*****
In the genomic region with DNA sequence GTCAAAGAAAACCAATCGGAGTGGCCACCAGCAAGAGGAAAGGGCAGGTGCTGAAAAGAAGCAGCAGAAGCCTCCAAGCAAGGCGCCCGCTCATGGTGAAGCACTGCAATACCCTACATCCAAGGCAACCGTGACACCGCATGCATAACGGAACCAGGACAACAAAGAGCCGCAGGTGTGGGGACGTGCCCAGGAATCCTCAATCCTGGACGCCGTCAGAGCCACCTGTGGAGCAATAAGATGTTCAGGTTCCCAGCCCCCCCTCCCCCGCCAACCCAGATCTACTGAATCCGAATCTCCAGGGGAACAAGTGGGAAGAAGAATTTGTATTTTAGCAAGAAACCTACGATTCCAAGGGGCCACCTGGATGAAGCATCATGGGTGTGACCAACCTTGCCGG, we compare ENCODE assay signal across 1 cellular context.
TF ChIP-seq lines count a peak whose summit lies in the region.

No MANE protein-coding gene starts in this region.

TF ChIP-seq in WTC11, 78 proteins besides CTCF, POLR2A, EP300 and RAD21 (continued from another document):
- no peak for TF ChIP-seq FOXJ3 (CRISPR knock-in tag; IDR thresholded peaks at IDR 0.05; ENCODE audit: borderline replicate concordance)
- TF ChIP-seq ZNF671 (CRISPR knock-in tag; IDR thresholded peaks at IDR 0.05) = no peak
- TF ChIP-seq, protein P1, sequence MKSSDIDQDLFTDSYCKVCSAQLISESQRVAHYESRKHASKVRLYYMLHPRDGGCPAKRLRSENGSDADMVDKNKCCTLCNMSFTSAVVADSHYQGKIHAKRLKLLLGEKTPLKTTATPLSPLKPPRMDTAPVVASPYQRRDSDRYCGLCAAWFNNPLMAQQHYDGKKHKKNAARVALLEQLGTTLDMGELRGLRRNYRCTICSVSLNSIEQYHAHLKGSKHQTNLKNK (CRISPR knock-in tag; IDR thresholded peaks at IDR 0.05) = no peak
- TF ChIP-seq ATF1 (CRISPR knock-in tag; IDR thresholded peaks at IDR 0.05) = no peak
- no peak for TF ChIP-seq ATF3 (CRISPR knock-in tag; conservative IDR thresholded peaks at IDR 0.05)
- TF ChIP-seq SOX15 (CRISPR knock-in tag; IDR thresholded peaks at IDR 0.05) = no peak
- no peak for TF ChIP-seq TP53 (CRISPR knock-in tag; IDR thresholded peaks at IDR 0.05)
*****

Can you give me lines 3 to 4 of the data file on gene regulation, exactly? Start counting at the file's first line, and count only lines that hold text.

No MANE protein-coding gene starts in this region.

TF ChIP-seq in WTC11, 78 proteins besides CTCF, POLR2A, EP300 and RAD21 (continued from another document):